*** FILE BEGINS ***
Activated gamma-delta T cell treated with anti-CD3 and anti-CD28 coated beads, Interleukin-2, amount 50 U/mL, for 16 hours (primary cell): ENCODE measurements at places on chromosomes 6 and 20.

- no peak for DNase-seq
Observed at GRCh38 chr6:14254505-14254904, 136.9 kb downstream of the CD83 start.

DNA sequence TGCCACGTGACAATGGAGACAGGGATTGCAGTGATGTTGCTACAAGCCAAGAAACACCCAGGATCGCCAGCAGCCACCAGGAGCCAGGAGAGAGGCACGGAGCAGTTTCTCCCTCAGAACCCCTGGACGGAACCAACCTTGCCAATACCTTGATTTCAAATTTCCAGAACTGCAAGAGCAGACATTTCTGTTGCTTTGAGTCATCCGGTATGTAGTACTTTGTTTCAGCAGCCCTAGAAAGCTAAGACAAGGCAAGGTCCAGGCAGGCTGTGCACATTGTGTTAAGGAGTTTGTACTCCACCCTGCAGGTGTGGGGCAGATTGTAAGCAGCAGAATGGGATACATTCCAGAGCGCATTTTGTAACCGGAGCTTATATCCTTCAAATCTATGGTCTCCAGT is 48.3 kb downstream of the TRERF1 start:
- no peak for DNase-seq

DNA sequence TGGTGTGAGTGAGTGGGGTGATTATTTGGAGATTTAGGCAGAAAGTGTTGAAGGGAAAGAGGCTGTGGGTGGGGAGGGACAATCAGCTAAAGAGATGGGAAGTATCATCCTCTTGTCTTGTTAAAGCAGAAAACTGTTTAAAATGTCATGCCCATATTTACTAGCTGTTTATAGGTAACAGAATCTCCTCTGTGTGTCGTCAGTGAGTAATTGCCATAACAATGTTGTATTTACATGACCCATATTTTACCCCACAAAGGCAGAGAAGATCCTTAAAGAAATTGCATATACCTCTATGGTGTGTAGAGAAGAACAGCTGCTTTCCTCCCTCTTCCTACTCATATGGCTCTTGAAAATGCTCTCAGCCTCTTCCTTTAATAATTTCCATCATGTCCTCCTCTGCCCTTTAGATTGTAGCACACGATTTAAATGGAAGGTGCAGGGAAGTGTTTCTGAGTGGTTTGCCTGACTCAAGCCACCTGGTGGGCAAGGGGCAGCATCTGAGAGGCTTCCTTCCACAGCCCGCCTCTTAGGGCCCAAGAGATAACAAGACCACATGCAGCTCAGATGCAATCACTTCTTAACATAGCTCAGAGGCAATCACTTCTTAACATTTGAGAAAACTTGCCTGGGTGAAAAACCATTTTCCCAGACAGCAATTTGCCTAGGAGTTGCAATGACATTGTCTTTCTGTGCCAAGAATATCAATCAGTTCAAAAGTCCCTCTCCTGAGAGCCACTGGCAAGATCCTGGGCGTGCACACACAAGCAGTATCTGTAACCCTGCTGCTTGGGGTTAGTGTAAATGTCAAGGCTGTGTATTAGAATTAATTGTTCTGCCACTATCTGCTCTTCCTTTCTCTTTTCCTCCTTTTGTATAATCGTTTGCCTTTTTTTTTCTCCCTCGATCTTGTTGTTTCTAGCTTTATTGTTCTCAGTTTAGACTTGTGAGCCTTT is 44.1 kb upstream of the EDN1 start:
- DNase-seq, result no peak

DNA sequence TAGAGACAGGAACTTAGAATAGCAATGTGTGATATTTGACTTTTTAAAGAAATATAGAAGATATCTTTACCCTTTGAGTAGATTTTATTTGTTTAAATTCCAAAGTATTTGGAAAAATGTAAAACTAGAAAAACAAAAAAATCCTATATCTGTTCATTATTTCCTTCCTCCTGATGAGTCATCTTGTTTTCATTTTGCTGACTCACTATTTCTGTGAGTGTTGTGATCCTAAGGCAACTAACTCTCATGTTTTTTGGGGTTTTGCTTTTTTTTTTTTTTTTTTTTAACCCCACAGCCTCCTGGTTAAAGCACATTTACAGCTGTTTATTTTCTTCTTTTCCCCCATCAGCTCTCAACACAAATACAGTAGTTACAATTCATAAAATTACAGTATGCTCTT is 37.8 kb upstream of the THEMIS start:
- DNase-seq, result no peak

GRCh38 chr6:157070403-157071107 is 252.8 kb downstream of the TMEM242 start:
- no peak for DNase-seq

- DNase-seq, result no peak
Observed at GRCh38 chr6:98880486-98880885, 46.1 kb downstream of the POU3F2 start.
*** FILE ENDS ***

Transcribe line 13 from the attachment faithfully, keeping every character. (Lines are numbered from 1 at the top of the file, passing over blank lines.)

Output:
Observed at GRCh38 chr6:98880486-98880885, 46.1 kb downstream of the POU3F2 start.